Historically, the discovery of recombinant DNA technology in the 1970s provided the tools to efficiently develop gene therapy. Scientists used these techniques to readily manipulate viral genomes, isolate genes, identify mutations involved in human diseases, characterize and regulate gene expression, and engineer various viral vectors and non-viral vectors. Many vectors, regulatory elements, and means of transfer into animals have been tried. Taken together, the data show that each vector and set of regulatory elements provides specific expression levels and duration of expression. They exhibit an inherent tendency to bind and enter specific types of cells as well as spread into adjacent cells. The effect of the vectors and regulatory elements are able to be reproduced on adjacent genes. The effect also has a predictable survival length in the host. Although the route of administration modulates the immune response to the vector, each vector has a relatively inherent ability, whether low, medium or high, to induce an immune response to the transduced cells and the new gene products.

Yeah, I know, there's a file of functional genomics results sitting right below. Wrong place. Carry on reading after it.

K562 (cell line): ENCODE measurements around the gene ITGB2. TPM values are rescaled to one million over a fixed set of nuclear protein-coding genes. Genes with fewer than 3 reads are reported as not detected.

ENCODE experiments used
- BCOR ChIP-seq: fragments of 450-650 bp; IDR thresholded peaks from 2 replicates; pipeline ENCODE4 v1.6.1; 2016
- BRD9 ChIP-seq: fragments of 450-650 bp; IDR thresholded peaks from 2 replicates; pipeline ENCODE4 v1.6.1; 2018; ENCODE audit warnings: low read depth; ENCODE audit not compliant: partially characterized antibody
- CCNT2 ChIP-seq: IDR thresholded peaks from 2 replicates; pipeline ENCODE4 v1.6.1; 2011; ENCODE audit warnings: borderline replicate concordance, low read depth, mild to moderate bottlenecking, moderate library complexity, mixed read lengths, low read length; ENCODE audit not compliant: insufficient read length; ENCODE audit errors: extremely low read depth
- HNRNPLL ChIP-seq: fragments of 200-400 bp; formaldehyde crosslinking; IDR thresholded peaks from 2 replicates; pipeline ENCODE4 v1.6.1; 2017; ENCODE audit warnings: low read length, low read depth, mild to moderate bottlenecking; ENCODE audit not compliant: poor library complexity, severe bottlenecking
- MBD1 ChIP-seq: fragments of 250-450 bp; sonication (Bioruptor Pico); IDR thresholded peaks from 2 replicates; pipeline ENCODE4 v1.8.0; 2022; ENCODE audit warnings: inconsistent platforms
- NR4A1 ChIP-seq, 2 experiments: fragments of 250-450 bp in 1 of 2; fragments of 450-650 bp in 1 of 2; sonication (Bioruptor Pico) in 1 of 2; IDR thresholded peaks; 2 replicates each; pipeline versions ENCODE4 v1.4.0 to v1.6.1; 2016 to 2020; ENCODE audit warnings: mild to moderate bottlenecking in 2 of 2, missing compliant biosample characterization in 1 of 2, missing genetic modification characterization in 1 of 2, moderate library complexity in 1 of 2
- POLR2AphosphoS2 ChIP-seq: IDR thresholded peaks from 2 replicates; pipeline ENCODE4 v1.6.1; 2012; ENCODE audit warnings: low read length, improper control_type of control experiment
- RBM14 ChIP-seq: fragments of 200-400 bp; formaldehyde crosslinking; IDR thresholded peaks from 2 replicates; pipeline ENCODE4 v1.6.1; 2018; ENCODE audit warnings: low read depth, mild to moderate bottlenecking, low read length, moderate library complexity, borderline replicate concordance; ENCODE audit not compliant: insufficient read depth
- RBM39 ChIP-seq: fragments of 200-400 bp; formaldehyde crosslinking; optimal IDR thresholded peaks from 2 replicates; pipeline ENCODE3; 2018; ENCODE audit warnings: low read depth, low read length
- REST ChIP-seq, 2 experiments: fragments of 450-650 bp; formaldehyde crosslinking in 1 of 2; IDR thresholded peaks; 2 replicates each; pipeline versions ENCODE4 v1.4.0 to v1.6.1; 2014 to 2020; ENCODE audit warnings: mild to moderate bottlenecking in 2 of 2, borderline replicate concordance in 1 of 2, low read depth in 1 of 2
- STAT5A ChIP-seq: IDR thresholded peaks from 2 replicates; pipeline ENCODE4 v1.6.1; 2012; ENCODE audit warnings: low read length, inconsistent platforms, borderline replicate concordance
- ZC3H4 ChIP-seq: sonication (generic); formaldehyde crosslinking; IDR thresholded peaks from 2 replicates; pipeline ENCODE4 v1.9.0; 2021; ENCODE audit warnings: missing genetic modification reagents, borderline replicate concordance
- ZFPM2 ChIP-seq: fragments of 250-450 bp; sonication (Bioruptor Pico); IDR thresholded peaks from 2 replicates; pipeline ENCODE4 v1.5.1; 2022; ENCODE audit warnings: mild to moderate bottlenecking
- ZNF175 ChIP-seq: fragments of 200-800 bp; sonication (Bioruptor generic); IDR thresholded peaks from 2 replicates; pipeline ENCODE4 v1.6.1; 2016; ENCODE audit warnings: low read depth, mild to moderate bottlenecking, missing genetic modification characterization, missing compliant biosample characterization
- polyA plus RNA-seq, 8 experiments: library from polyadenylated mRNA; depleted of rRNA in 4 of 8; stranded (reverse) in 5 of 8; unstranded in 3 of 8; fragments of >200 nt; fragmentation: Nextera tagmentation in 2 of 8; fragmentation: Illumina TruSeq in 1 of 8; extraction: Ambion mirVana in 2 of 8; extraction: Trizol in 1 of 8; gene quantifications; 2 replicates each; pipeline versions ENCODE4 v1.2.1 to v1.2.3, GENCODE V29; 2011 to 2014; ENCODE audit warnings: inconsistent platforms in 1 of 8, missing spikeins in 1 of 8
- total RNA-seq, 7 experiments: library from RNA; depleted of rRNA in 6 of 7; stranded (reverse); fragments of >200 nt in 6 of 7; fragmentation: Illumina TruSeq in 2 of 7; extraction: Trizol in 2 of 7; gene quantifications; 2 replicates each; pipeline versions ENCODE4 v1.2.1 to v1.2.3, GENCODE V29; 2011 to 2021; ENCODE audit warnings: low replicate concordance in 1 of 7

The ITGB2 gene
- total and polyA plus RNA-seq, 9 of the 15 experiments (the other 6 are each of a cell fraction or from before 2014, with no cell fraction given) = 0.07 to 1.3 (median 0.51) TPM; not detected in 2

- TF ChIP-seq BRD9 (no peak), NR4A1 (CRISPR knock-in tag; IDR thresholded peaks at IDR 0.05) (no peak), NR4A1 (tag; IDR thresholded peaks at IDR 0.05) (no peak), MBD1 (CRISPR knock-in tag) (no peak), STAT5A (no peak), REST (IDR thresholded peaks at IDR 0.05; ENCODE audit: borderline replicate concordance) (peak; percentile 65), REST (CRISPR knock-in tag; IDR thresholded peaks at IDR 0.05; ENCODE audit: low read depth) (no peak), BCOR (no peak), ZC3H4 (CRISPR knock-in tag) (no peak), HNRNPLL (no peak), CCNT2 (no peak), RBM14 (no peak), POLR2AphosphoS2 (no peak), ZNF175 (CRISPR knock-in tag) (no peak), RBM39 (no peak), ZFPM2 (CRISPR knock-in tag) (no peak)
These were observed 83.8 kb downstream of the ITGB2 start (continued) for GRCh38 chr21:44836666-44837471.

The development of suitable gene therapy treatments for many genetic diseases and some acquired diseases has encountered many challenges and uncovered new insights into gene interactions and regulation. Further development often involves uncovering basic scientific knowledge of the affected tissues, cells, and genes, as well as redesigning vectors, formulations, and regulatory cassettes for the genes.
While effective long-term treatments for anemias, hemophilia, cystic fibrosis, muscular dystrophy, Gauscher’s disease, lysosomal storage diseases, cardiovascular diseases, diabetes, and diseases of the bones and joints are elusive today, some success is being observed in the treatment of several types of immunodeficiency diseases, cancer, and eye disorders.